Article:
by Aswin Sankar
Cooum which had several names in history like Pali River, Thames of South India, Triplicane River, etc. has got another name ‘Sewage’ in the 21st century and also it has been declared as a dead river. Tamil literature and Saivite Puranas say Cooum is a holy river. Even Cooum has its own holy book called Koova Puranam. Let’s see the journey of this holy river and how it has become sewage.
It is said that Cooum had its origin in Dharmapuri district and due to changes in earth crust its origin has been changed. Now Cooum is a tributary of Kosasthalaiyar which flows for 72km from Kesavaram Dam to the Bay of Bengal. Cooum river has a lot of historical stories to say. A song by Saiva saint, Thirugnanasambandar wrote in the 7th century has references to Cooum and villages in its bank. Being named after the village Koovam, inscriptions in a temple at koovam talk about the Battle of Takkolam (949CE) in which Chola prince Rajaditya was defeated by Rashtrakuta king Krishna III. Another inscription says a huge resource and land has been used at the time of Chola king Rajendra II (11th century) to construct a canal that brings water from the river to the Koovam water tank. Inscriptions at the same site say in 1112CE during the period of Chola king Kulothunga I funds has been allocated for maintenance of Koovam tank.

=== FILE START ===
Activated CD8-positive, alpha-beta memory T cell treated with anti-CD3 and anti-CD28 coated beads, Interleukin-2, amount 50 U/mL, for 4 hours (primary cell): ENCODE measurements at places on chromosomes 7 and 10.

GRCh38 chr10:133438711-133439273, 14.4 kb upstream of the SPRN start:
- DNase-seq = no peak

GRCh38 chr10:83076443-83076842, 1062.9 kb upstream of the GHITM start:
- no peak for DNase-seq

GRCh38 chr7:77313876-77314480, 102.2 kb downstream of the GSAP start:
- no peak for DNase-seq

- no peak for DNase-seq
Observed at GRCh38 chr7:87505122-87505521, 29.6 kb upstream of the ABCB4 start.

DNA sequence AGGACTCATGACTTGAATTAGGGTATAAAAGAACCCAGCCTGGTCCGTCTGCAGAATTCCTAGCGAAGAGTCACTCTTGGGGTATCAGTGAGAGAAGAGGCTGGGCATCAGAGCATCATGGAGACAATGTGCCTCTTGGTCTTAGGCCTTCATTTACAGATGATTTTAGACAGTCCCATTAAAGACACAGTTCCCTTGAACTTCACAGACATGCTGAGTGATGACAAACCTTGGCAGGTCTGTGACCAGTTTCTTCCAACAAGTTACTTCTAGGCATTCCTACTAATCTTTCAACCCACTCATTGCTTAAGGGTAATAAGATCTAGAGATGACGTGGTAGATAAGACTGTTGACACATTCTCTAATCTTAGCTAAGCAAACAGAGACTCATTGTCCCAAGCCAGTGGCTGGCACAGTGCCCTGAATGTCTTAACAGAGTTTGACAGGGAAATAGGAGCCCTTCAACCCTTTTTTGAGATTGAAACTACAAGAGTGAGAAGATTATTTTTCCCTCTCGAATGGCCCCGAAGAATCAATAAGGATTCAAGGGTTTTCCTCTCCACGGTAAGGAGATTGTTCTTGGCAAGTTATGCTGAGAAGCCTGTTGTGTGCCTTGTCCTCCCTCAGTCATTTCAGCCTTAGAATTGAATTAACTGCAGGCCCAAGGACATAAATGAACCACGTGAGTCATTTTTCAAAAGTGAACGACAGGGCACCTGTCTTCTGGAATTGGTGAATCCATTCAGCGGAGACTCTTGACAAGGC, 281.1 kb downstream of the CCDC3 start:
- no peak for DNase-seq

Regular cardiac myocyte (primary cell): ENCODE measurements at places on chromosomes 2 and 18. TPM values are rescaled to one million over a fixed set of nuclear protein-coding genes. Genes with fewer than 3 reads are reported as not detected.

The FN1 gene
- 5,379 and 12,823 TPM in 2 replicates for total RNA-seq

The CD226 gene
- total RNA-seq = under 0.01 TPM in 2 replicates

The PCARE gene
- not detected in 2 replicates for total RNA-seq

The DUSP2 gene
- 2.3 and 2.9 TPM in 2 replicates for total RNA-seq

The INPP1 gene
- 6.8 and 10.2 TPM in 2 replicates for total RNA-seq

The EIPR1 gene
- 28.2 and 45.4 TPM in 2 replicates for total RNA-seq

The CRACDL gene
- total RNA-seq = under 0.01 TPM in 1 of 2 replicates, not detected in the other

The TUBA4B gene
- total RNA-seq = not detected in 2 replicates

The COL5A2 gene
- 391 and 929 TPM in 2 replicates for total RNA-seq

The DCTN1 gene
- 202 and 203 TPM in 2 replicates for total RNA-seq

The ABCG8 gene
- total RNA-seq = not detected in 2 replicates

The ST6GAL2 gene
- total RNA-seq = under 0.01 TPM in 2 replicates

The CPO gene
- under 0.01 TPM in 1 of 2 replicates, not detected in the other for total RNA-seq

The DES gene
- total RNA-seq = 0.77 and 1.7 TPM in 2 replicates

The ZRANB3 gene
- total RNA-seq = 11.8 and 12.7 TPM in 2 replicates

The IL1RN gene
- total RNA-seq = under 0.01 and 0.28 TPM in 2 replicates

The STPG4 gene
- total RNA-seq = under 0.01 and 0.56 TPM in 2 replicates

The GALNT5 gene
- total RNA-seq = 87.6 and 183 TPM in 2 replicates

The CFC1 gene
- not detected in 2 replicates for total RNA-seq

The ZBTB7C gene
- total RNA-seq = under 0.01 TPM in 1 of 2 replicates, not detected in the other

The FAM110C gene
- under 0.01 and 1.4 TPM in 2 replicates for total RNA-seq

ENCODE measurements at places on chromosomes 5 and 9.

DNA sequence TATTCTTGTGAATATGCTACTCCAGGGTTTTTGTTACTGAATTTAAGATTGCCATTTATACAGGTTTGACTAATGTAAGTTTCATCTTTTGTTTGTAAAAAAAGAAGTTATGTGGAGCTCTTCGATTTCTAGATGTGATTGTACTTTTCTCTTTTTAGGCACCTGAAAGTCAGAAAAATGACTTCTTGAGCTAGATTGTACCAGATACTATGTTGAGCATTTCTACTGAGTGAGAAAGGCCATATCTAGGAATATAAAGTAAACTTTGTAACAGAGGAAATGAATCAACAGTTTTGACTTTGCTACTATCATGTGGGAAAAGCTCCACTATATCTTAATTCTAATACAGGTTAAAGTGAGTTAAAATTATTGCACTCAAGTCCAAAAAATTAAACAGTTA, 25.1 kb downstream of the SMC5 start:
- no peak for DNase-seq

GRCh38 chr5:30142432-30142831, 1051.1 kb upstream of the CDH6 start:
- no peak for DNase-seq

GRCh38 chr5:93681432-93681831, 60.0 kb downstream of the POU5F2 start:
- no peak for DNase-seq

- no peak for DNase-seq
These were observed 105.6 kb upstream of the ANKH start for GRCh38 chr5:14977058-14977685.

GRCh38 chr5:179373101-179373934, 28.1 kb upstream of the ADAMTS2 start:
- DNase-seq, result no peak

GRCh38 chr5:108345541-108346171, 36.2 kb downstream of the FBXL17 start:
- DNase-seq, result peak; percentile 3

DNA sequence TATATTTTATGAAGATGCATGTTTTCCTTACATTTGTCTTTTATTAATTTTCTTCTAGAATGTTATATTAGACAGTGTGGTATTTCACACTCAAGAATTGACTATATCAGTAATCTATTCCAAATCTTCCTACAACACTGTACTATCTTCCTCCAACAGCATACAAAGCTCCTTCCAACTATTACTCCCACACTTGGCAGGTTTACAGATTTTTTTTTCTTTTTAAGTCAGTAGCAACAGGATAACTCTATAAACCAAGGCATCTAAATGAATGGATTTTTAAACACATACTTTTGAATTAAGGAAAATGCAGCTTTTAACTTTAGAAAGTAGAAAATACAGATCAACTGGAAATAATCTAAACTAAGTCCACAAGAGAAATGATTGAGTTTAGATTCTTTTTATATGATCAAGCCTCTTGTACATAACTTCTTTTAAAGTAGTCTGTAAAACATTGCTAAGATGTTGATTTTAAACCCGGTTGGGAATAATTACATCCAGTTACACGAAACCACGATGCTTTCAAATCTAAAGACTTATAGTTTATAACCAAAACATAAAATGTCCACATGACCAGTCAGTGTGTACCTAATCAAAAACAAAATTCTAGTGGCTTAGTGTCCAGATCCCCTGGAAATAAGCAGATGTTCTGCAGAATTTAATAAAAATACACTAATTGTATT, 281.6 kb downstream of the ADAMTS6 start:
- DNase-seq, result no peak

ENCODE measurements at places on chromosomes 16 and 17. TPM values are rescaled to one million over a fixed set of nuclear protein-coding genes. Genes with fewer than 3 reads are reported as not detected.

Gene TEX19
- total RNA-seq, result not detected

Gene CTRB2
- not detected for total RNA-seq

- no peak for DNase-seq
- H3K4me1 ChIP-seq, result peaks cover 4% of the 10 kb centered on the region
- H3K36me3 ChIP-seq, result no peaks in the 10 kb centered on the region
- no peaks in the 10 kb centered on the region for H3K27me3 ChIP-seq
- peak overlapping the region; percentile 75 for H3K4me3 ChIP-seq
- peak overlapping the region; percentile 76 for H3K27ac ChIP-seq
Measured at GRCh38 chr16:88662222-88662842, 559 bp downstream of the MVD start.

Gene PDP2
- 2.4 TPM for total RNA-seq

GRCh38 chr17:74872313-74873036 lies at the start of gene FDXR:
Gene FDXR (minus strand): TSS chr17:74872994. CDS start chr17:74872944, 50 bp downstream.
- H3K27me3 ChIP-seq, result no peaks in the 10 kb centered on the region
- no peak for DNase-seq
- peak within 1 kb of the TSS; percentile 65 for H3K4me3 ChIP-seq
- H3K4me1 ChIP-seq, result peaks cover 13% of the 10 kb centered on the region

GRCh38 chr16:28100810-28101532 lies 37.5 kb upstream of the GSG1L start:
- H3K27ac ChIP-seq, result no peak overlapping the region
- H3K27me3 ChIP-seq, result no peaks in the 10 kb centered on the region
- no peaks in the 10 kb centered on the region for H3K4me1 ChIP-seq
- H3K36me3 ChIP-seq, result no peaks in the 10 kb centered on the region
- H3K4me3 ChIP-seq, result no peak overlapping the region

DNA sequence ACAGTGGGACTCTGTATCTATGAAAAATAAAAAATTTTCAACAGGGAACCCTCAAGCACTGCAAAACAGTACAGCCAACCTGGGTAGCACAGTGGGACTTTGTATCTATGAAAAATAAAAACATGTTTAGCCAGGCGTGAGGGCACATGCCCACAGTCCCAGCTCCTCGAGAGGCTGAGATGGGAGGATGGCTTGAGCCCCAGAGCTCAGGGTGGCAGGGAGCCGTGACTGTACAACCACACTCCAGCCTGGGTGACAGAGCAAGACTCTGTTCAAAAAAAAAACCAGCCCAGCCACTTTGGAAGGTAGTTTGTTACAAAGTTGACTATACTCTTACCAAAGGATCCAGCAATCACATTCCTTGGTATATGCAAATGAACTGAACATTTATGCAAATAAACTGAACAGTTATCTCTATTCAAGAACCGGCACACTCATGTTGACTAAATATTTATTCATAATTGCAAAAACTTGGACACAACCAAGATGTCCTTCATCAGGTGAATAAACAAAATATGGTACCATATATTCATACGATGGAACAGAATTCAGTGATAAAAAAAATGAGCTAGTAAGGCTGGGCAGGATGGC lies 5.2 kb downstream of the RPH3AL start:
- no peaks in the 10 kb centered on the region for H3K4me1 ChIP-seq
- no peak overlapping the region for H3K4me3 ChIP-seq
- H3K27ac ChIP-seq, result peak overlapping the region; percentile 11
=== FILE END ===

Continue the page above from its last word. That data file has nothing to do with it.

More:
Fast-forwarding to the arrival of Europeans, Britishers are the last to visit Madras. Britishers want to build a fort in Madras and all the European forts are built only to the northern bank of a river joining ocean whether its Pulicat, Pondicherry, Santhome, or Nagapattinam, so the only option Britishers had was Cooum. British Built a fort at the bank of Cooum river mouth in the year 1639 which still stands in the name of “Fort St. George”. In the year 1734, then British governor of Madras George Morton Pitt created a village with 230 weavers in the bank of Cooum called “Chinna Thari Pettai” which became Chintadripet now.